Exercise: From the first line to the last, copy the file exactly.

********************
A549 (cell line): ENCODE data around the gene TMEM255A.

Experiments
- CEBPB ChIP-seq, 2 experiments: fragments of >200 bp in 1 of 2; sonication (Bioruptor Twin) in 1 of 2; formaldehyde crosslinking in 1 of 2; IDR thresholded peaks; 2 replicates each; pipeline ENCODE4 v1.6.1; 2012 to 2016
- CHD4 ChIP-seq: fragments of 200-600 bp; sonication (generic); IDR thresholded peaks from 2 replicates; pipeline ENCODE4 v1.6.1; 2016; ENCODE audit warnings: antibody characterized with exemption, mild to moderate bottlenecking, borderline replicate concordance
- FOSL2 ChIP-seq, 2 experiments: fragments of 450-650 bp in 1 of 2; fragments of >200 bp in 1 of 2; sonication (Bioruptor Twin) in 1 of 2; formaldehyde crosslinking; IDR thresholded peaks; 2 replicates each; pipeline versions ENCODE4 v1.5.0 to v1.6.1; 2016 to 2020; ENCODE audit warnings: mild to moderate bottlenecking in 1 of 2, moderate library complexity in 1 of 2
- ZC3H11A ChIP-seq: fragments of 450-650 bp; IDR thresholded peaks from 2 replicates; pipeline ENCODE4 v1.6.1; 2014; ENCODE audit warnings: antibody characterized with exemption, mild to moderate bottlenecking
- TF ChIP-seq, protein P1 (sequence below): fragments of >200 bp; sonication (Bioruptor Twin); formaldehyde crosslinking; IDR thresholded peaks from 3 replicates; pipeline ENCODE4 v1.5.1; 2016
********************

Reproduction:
A549 (cell line): ENCODE data around the gene TMEM255A.

Experiments
- CEBPB ChIP-seq, 2 experiments: fragments of >200 bp in 1 of 2; sonication (Bioruptor Twin) in 1 of 2; formaldehyde crosslinking in 1 of 2; IDR thresholded peaks; 2 replicates each; pipeline ENCODE4 v1.6.1; 2012 to 2016
- CHD4 ChIP-seq: fragments of 200-600 bp; sonication (generic); IDR thresholded peaks from 2 replicates; pipeline ENCODE4 v1.6.1; 2016; ENCODE audit warnings: antibody characterized with exemption, mild to moderate bottlenecking, borderline replicate concordance
- FOSL2 ChIP-seq, 2 experiments: fragments of 450-650 bp in 1 of 2; fragments of >200 bp in 1 of 2; sonication (Bioruptor Twin) in 1 of 2; formaldehyde crosslinking; IDR thresholded peaks; 2 replicates each; pipeline versions ENCODE4 v1.5.0 to v1.6.1; 2016 to 2020; ENCODE audit warnings: mild to moderate bottlenecking in 1 of 2, moderate library complexity in 1 of 2
- ZC3H11A ChIP-seq: fragments of 450-650 bp; IDR thresholded peaks from 2 replicates; pipeline ENCODE4 v1.6.1; 2014; ENCODE audit warnings: antibody characterized with exemption, mild to moderate bottlenecking
- TF ChIP-seq, protein P1 (sequence below): fragments of >200 bp; sonication (Bioruptor Twin); formaldehyde crosslinking; IDR thresholded peaks from 3 replicates; pipeline ENCODE4 v1.5.1; 2016